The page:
• Thompson Drop Adjustment – Using the table to increase speed of adjustment but not the pressure put on a body
  • Quatum Neurology – instrument adjusting (non-force) uses nerve reflexes as well
  • Gonstead – Classic manual chiropractic adjustment
  • Kinesio tape – muscle therapy and proprioceptive training using tape
  • Cranio-sacral technique – hands-on soft-tissue manipulation
  • Pediatric and Pregnancy Specific adjustments – hands on but specifically designed for certain times of life
  • Webster Technique – pelvis alignment for turning breech babies

What is Seasonal Affective Disorder (SAD)?


SAD is a type of depression that develops during the dark and cloudy grays days of winter.  Surprisingly, this depression doesn’t surface until the spring and early summer, after the winter months have sapped our energy and lowered our moods.


What are the symptoms of Seasonal Affective Disorder?


While loss of energy and depression are most common, other symptoms can include:


  • Hopelessness
  • Anxiety
  • Heavy feeling of arms and legs
  • Oversleeping
  • Social withdrawal
  • Weight gain
  • Loss of interest in activities you once enjoyed



What causes SAD and what are the theories behind it?


The specific cause of SAD is still unknown. Generally it seems to affect certain patients more than others. A person with a genetic predisposition or mental health issues is most vulnerable. The common theories explaining SAD are:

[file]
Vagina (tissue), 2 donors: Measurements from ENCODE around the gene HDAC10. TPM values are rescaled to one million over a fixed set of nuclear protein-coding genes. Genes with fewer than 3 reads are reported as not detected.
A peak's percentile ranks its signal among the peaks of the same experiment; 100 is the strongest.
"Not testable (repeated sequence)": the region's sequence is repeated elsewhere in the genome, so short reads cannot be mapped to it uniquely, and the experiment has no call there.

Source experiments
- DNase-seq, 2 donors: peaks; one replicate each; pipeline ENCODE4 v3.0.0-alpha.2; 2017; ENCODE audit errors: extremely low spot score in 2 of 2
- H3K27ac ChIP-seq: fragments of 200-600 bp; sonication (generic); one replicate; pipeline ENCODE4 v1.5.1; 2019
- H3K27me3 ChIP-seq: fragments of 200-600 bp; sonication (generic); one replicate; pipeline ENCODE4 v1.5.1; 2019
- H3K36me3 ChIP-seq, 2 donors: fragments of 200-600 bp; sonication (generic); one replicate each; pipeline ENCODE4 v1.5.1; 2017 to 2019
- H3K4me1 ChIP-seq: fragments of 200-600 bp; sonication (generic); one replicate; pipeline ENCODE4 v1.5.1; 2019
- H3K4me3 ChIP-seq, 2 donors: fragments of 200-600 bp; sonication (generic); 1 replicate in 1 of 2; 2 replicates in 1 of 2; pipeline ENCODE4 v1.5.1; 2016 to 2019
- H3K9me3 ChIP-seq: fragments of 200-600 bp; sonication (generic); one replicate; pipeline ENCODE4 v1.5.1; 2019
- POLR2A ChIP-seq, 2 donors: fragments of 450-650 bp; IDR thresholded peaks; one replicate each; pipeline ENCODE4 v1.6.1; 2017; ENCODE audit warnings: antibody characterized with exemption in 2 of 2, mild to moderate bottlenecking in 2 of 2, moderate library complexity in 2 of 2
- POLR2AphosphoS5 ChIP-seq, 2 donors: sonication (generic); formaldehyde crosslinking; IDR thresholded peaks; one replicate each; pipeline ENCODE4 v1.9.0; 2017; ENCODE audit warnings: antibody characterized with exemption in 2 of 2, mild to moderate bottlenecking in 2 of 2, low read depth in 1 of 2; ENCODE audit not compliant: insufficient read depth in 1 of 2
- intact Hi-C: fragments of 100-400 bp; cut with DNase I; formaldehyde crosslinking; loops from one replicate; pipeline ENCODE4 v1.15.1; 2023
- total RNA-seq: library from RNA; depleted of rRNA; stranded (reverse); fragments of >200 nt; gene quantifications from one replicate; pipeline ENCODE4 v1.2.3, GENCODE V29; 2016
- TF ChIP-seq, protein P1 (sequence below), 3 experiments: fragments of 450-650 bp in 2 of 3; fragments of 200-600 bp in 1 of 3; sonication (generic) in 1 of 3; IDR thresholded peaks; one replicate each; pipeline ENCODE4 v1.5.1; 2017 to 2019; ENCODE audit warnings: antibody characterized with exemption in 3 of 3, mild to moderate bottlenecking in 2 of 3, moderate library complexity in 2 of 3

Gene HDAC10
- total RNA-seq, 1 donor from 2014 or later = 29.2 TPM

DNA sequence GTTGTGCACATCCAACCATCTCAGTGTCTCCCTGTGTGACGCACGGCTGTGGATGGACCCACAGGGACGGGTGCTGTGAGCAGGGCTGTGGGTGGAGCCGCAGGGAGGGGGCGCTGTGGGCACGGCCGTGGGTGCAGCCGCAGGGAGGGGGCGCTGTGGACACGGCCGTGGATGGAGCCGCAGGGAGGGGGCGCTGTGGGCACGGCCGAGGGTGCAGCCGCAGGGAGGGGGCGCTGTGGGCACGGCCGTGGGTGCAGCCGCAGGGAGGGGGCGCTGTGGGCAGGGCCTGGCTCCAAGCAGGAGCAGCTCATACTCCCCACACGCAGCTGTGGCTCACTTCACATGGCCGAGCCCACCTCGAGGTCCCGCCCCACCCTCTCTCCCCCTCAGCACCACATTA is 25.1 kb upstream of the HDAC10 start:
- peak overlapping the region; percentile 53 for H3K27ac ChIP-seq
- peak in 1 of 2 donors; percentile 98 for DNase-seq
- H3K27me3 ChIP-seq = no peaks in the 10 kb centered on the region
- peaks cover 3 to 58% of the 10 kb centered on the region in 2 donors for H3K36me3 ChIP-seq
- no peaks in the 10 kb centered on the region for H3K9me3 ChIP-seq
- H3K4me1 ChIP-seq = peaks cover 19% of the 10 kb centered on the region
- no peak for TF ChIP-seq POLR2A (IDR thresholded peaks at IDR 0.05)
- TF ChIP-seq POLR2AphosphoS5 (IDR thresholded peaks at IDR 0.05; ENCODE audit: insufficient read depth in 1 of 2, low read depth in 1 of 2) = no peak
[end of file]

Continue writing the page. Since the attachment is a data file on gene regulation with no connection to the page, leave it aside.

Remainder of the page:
• Biological clock (circadian rhythm):  Reduced levels of light will disrupt the body’s internal clock which can lead to depression.
  • Serotonin levels:  Serotonin is a neurotransmitter that effects mood and gets a boost from sunlight. These levels may drop in the winter and trigger depression.
  • Melatonin levels: Melatonin is a hormone that helps control our sleep patterns and moods. Production of this hormone can be reduced during the winter months which can disrupt sleep and trigger low moods.


Who is most at risk?


  • Females
  • Those with a family history of SAD
  • Those with clinical depression or bipolar disorder
  • Those living very far away from the equator


How to know if you meet the criteria for suffering from Seasonal Affective Disorder?


You might be diagnosed with SAD if:


  • You have experienced a depression or fatigue in at least two consecutive years around the same time of the year
  • The depression seemed to go away suddenly when the season changed
  • There are no life-related explanations for your depression or mood changes


What are the treatment options for SAD?


  • Light therapy:  A very easy way to see if you have this disorder is to buy an inexpensive full spectrum light bulb that fits in your vanity and note whether your mood improves somewhat or completely.  This may be adequate treatment for some people.  If your mood only improves slightly then you may want to talk to your doctor about a high-quality light therapy box.
  • Medication:  Herbal supplements like 5HTP can increase serotonin and melatonin levels for maintaining a healthy sleep pattern. Other vitamins and herbs can assist in depression disorders.  Pharmaceuticals options include Paxil, Zoloft, Prozac and Effexor.
  • Talk therapy:  Helps teach coping mechanisms for SAD.
  • Get a massage! The healing power of touch has been shown to lift some of the symptoms of SAD while giving much needed relief to tired achy muscles.


What can I do to prevent SAD?


  • Exercise regularly 4 times a week for a minimum of 30-45 minutes.
  • Getting outside in the sun for as little as 10 to 15 minutes can help prevent SAD.
  • Replace your traditional vanity light with a full-spectrum bulb to reap its advantages while getting ready for school or work in the morning.
  • Supplement with Vitamin D 2,000 iu daily. Increased dosages should only be taken if recommended by your doctor.  Vitamin D supplements are especially important if you wear sunscreen regularly.